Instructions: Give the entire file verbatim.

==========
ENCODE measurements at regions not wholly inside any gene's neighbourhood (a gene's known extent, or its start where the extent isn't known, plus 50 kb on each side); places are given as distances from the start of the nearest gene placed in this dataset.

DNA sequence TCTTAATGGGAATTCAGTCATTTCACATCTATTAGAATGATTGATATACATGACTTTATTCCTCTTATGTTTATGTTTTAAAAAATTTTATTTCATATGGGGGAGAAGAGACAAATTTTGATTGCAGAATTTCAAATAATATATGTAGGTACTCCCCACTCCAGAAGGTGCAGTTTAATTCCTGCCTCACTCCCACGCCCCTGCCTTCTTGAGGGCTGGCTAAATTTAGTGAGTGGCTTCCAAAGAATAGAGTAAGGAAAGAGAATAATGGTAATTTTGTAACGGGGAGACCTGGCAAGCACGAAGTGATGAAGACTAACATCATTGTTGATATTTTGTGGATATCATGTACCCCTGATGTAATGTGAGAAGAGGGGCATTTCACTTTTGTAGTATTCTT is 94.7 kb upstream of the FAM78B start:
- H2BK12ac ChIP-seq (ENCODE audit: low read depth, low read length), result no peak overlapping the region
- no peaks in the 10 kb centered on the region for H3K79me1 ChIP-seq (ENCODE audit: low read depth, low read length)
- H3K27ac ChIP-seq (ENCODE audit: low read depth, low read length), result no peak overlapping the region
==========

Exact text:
ENCODE measurements at regions not wholly inside any gene's neighbourhood (a gene's known extent, or its start where the extent isn't known, plus 50 kb on each side); places are given as distances from the start of the nearest gene placed in this dataset.

DNA sequence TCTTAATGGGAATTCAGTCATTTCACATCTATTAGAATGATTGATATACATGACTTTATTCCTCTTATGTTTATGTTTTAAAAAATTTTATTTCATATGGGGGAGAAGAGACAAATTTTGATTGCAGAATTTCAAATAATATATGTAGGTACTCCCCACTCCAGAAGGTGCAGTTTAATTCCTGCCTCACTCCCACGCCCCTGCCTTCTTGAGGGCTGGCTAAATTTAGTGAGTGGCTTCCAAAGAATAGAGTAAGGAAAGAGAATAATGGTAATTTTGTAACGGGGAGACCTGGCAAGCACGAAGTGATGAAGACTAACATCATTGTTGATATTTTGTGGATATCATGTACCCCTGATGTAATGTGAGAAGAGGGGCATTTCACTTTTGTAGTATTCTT is 94.7 kb upstream of the FAM78B start:
- H2BK12ac ChIP-seq (ENCODE audit: low read depth, low read length), result no peak overlapping the region
- no peaks in the 10 kb centered on the region for H3K79me1 ChIP-seq (ENCODE audit: low read depth, low read length)
- H3K27ac ChIP-seq (ENCODE audit: low read depth, low read length), result no peak overlapping the region